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Water Quality: Assessment of the Current Situation in Asia

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Pages 195-216
Published online: 26 Apr 2012

The uncontrolled release of sewage, industrial wastes, and agricultural run-off continue to affect Asia. Although many Asian countries are getting closer to meeting the improved sanitation targets, much of the waste remains untreated. Comprehensive databases are rarely available and national data indicate that the water quality situation is serious. However, there are many signs of hope. Water quality monitoring efforts are improving and several countries now have systems in place that could guide other nations in the region. The efforts of basin agencies, such as the Mekong River Commission, could lead the way to transboundary or even regional assessments. Many regulatory and economic options are being tested for pollution control, but institutional and social challenges remain, in particular those related to population growth and the various ways in which it is affecting water quality across the region.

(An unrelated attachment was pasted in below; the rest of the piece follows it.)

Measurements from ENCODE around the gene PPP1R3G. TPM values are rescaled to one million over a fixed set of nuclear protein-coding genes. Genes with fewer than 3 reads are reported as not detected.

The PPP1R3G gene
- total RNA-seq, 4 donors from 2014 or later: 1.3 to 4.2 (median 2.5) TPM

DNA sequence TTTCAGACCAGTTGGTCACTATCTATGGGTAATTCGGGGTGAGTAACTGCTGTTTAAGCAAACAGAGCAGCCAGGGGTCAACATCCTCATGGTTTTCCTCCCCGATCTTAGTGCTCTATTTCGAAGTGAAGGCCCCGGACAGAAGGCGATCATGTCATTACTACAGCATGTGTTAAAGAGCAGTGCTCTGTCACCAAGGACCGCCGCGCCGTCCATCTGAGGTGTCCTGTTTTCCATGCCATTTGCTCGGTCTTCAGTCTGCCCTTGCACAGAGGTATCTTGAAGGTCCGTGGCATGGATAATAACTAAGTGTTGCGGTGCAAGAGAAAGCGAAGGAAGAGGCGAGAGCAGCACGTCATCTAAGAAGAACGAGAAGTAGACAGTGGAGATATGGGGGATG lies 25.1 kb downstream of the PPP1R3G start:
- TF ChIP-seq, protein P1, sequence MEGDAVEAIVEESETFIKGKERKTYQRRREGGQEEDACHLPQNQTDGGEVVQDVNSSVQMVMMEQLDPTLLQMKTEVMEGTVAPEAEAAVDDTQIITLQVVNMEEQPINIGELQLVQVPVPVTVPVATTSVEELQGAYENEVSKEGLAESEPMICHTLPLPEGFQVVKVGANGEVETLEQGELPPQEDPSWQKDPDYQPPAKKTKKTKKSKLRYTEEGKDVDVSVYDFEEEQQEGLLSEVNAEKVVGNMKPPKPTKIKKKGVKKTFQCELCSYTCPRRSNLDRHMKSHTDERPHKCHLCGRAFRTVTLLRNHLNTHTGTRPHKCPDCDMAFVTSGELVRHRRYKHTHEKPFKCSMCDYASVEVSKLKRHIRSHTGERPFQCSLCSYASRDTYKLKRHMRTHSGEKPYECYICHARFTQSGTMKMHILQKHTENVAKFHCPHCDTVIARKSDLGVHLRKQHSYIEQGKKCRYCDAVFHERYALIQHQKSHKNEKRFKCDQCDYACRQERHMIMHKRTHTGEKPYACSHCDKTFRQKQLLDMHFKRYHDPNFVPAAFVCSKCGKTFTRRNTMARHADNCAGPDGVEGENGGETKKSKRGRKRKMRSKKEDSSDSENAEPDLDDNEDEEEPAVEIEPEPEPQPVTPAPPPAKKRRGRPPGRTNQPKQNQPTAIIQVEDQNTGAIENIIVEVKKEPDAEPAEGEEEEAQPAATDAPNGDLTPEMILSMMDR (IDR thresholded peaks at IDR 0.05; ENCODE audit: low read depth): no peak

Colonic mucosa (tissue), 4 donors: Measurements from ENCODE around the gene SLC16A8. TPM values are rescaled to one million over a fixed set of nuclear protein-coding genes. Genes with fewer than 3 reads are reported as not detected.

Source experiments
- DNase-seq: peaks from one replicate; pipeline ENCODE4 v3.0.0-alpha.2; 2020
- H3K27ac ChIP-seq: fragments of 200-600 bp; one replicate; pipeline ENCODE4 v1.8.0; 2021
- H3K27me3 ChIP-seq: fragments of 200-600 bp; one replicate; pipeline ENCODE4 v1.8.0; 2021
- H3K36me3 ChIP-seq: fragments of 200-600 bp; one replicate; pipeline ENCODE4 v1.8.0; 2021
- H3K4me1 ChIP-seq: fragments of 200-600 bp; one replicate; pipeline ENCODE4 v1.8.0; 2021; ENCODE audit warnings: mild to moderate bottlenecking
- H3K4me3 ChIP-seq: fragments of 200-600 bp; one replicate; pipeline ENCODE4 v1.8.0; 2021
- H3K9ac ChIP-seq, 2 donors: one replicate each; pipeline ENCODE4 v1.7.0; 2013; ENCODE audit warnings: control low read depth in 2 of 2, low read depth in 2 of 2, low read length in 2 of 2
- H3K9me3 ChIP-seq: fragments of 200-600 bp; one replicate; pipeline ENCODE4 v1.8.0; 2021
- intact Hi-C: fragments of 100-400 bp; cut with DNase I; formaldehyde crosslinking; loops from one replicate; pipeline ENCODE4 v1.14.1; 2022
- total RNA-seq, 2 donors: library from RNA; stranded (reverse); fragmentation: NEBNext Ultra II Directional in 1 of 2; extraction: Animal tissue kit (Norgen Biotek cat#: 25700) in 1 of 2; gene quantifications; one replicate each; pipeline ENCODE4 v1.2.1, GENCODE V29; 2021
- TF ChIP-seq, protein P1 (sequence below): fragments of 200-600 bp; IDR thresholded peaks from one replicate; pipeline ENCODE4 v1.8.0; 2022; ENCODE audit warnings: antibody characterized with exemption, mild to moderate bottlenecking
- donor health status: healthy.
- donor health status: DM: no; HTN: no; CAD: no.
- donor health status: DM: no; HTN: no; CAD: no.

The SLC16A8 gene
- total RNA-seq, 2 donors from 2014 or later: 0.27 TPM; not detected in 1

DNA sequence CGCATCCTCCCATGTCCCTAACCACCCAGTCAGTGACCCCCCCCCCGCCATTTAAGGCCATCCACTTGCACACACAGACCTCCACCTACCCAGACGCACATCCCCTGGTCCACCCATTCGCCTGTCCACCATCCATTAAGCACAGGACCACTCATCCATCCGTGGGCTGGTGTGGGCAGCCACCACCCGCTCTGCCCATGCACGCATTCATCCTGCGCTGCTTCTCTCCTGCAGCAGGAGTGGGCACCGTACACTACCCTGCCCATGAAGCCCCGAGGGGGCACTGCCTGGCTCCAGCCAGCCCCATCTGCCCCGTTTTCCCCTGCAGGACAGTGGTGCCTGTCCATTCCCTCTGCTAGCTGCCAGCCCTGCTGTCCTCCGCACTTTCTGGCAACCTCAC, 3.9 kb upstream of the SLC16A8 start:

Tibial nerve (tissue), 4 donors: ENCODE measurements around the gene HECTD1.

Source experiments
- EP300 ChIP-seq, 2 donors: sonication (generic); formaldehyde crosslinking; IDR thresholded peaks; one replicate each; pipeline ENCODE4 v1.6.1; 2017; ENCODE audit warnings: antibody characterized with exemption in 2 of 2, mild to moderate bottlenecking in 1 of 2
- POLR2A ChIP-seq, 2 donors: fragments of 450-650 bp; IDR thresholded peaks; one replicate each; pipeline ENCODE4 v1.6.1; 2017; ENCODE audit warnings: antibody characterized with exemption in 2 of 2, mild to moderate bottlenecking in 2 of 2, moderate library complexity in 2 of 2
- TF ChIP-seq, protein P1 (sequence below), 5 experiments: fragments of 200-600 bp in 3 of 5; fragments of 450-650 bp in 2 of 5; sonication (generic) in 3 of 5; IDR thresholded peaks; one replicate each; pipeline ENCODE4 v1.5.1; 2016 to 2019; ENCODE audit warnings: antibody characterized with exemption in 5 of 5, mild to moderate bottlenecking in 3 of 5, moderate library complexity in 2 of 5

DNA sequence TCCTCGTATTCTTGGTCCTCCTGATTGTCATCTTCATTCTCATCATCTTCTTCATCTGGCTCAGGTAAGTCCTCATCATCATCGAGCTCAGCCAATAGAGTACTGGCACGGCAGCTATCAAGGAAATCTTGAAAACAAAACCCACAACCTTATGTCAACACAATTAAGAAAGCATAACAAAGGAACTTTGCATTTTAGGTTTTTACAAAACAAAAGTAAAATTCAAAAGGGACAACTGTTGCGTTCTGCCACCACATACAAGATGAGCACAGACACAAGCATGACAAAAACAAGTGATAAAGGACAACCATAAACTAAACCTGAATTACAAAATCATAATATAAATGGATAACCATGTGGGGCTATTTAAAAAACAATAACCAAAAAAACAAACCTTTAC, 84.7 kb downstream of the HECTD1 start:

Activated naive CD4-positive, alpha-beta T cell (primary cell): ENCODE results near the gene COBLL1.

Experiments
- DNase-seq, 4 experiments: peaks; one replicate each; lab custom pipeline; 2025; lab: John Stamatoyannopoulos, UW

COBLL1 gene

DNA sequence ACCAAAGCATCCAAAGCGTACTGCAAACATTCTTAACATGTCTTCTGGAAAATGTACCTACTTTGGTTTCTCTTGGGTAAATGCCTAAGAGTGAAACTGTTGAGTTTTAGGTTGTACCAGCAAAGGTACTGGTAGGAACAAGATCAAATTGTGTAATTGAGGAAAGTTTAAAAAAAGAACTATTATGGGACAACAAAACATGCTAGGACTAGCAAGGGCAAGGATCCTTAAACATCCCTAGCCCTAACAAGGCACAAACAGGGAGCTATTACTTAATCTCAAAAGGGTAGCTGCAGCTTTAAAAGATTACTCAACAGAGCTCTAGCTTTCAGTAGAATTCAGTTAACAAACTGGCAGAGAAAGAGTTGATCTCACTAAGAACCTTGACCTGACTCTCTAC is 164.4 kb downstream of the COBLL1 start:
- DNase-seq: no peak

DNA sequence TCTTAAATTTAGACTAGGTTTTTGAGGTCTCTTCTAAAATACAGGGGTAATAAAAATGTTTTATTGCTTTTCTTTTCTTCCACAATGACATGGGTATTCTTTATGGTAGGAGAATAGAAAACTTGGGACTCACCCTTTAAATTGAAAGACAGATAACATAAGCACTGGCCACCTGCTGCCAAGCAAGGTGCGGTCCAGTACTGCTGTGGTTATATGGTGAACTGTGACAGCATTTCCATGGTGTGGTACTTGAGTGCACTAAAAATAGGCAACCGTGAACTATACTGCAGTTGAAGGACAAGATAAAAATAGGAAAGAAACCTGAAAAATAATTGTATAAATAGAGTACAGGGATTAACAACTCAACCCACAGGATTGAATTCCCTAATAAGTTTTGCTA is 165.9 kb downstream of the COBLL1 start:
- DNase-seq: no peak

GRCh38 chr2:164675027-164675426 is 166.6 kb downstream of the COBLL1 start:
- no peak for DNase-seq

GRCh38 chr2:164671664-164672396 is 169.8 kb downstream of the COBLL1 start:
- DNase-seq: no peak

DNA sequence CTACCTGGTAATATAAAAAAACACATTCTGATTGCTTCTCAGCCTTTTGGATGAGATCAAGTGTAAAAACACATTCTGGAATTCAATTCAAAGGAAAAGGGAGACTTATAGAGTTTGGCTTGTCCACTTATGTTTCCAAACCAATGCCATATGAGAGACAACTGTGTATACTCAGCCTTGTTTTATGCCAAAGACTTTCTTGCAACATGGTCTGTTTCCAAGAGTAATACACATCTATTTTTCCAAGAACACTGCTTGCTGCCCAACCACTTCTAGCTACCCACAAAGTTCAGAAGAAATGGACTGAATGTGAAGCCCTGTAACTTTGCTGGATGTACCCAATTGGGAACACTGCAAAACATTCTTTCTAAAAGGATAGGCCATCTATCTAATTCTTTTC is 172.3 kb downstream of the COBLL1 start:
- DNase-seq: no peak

1. The definition given by the FAO is the quantity of water that has been polluted by adding waste. The origin can be domestic or industrial wastewater routed to the wastewater treatment plant. It does not include agricultural drainage water.

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